I must admit upon reading the first short story in Through the Walls, I thought ‘nice art, funny, not taxing’ and settled in to read more of the same – a seduction of the eyes, but undemanding on the brain. And there’s nothing wrong with comics like that- everything has its place. Then the second story began, much like the first: deceptively lulling and charming, but with definite shades of creepiness and grey, moments here and there that made me pause, shift, ponder a little. Having eased the reader in with a light, humorous opener, Cornette then begins to insinuate ideas that unsettle and make you question. What at first glance appears to be a collection of quirky, light vignettes, turns out to be something altogether off-kilter, and as the book goes on, it interjects a weird thought here, some jarring behaviour there, getting progressively more morally dubious and indeterminate.
Through the Walls is a series of little stories about unconnected people possessing the same ability: to walk through walls, or pass through any kind of material- people animals, metal. It’s an ability that extends to objects and people they touch: so a man can reach through a bathroom wall and grab some toilet paper from the adjoining room, but if it’s not pulled the full way through to the other side, it will remain in stasis. It’s not really a power in the heroic sense, nor do any of the characters view it as such, using it instead for everyday kind of situations, or choosing not to incorporate it into their lives at all. There’s a feeling of this idea being presented to you, shown in action and use via various characters, without great judgement or direction on the author’s part, and left for you to decide whether it is a good or bad thing, an improvement or a detraction, or even anything as distinct as that.
As with most things, the scruples lie not with the power itself, but those who use it. One story follows Loic, who works with and lives in the same building as Estelle. Having asked her out multiple times, she eventually consents, making it clear to him that she would like to take things very slowly, a request he compiles with superficially, but later slips through the walls of her flat, going through her things, watching her change, shower, paint her nails, cook. On one of his ‘visits’ watching her sleep, she awakes suddenly, aware of an intruder and calls him for assistance, unaware that it was in fact him. This incident leads Estelle to appreciate andtrust him, and she allows him further into her life. Another story shows a married woman whose husband is out of town, going to dinner with an old friend, one she knows has a crush on her. Given no other context, we watch as he makes pass after pass, she eluding his clutches by slipping out of his grasp, but not leaving. She appears bored by his advances and the situation in general, not interested in him or anything else, gleaning only a vague amusement in teasing him and revelling in a certain self-assuredness that her ability provides.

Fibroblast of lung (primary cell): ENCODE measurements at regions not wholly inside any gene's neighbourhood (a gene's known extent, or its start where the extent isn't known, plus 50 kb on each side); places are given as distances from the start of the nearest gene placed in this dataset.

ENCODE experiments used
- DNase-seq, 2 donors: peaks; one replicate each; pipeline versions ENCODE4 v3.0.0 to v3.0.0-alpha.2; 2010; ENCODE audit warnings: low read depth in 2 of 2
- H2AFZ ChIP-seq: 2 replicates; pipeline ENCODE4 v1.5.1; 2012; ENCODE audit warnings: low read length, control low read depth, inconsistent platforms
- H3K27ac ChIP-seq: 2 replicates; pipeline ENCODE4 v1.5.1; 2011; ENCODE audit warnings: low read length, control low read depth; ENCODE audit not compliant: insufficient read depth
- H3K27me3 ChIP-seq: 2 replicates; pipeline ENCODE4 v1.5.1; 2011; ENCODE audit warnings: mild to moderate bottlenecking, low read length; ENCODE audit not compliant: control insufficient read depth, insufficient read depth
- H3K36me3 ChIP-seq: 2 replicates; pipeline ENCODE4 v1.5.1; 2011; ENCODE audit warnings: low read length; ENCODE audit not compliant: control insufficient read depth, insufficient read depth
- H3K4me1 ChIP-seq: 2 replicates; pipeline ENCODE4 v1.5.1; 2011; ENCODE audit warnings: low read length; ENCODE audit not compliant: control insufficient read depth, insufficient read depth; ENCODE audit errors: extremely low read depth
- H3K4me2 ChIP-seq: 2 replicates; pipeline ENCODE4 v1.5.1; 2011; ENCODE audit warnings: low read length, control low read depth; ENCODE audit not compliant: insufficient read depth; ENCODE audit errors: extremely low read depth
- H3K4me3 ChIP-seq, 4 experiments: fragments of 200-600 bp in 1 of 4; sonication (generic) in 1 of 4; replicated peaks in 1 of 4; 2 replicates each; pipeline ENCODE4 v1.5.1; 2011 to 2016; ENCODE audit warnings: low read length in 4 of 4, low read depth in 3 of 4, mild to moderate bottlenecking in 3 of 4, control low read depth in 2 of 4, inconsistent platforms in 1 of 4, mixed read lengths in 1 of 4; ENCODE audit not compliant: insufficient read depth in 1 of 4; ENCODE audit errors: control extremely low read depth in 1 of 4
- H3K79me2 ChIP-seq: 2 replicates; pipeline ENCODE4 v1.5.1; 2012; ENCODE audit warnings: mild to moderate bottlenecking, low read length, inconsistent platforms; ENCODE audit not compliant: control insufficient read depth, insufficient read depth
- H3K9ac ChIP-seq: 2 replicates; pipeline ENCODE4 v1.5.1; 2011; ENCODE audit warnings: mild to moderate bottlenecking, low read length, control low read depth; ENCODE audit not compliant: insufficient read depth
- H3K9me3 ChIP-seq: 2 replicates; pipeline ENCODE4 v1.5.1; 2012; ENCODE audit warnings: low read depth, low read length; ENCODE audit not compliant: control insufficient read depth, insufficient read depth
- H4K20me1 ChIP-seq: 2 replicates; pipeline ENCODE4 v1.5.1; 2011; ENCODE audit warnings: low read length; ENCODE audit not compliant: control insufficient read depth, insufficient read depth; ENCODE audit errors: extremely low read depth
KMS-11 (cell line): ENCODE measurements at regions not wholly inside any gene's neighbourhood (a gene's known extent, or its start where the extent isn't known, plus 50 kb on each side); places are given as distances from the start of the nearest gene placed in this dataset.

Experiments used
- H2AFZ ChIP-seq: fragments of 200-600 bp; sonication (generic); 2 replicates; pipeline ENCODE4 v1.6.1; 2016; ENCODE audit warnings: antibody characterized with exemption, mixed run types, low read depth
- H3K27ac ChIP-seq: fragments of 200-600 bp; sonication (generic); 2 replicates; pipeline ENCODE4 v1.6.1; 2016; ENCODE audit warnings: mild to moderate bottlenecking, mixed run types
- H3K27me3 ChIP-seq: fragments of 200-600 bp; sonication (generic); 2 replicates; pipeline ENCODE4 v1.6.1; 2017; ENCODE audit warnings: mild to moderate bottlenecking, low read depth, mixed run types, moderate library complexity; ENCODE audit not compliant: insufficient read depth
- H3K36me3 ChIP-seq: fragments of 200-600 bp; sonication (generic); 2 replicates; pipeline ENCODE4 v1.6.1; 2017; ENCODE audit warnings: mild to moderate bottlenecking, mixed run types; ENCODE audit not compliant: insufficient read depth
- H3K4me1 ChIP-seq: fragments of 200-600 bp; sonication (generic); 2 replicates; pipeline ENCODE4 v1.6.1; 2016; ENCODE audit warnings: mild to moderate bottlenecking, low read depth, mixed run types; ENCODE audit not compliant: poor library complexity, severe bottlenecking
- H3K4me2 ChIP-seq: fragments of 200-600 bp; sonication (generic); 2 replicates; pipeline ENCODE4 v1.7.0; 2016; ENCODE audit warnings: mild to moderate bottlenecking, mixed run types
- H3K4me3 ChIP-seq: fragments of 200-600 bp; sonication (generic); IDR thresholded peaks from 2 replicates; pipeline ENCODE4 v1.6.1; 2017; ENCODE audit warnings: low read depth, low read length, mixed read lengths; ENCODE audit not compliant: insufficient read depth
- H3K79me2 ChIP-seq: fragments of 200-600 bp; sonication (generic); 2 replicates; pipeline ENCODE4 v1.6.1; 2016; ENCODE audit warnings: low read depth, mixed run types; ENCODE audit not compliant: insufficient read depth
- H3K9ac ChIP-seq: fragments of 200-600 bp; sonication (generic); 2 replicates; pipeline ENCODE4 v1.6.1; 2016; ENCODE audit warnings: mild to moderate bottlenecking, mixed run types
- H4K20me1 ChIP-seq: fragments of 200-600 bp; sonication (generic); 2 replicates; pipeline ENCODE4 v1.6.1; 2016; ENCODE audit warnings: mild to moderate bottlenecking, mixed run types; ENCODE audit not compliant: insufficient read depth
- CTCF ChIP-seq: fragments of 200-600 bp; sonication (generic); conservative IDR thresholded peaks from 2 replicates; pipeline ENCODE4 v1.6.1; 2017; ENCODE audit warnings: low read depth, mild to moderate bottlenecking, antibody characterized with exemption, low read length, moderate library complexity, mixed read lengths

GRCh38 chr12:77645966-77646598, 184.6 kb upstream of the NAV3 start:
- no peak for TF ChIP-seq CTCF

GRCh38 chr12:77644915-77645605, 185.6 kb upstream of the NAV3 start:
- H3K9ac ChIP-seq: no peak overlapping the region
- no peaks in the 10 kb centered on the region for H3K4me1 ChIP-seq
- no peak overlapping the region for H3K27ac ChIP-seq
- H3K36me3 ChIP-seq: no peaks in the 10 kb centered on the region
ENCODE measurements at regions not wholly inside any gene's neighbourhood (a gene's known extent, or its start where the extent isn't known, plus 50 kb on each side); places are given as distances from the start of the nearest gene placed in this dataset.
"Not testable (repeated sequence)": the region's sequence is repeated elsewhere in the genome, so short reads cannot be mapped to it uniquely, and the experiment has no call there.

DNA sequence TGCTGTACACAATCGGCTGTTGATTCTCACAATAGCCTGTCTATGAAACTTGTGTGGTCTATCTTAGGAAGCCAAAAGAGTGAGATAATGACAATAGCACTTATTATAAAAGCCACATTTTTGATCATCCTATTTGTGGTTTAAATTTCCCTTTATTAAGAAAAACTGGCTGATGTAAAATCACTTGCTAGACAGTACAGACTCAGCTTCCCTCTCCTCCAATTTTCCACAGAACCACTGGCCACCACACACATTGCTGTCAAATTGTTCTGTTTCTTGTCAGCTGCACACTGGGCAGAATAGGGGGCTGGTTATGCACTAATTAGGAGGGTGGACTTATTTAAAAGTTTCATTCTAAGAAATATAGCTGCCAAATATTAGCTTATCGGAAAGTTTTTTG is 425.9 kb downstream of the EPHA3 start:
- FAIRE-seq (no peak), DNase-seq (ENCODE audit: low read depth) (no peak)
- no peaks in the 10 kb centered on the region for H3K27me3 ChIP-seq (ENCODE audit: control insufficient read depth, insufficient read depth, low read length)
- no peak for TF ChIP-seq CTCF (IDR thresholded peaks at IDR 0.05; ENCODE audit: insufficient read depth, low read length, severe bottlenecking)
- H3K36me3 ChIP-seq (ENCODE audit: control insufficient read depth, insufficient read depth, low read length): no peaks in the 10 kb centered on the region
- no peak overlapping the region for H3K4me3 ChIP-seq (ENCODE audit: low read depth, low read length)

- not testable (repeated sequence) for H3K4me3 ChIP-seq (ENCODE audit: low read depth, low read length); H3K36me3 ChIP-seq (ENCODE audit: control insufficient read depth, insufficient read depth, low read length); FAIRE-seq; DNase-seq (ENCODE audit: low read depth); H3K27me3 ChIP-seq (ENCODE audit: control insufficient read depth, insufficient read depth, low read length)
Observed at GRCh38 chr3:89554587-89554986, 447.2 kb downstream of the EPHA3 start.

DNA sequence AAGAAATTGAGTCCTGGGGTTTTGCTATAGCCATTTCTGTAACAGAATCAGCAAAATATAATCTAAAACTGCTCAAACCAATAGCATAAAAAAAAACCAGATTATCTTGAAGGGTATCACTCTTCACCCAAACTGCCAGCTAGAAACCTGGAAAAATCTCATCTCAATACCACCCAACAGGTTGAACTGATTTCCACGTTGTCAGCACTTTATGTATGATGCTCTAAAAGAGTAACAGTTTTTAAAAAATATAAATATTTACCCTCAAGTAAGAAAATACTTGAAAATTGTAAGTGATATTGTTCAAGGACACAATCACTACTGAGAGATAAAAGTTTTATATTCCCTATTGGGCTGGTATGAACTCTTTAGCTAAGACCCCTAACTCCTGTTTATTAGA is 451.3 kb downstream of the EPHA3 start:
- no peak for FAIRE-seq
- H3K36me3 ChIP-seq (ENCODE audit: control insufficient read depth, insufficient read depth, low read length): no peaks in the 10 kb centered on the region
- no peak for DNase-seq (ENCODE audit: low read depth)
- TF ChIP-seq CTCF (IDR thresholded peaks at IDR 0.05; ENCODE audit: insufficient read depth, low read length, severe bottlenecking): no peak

It’s that old Uncle Ben chestnut of ‘with great power comes great responsibility,’ re-encapsulated in the lens of a ho-hum ‘power’ and a people all too susceptible to the human condition. The clever, clever thing is that the ‘power’ on offer here is so… flat. You couldn’t use it for virtuous or nefarious means- it’s too inconsequential. Instead it serves as a vehicle from which to question the choices people make, another trait or characterisation that makes us do the things we do. Is the ability these people have been given what makes them the way they are, or does it simply enhance and aid what already exists within? It’s this ambiguity treading into moral quandary that makes you feel uncomfortable.
I have not come across Stephane Oiry’s art before, and I am too unimaginative to think up new superlatives to describe it: fine-lined, elegant, beautiful, whimsical and as lovely as any lady you’ll see. I love his use of colour- I mean just take a look at the pages shown here. It has a funny effect of appearing to be something I’ve seen before, yet managing to be something different and fresh at the same time. It’s a great instance of when the art in a comic really works to contribute to creating the atmosphere of the book: Oiry’s charming illustrations helping Cornette along with his sly provocations- it looks pretty, but what exactly is taking place here? The juxtaposition of the pleasure derived from Oiry’s creations, combined with Cornette’s darker undertones works well.
Through the Walls is not a book that announces it’s intention to discuss any big ideas, but one that allows them to marinate slowly. I began it expecting a diverting trifle and came away with one of the entries on my best of year list. You can’t really ask more of a book.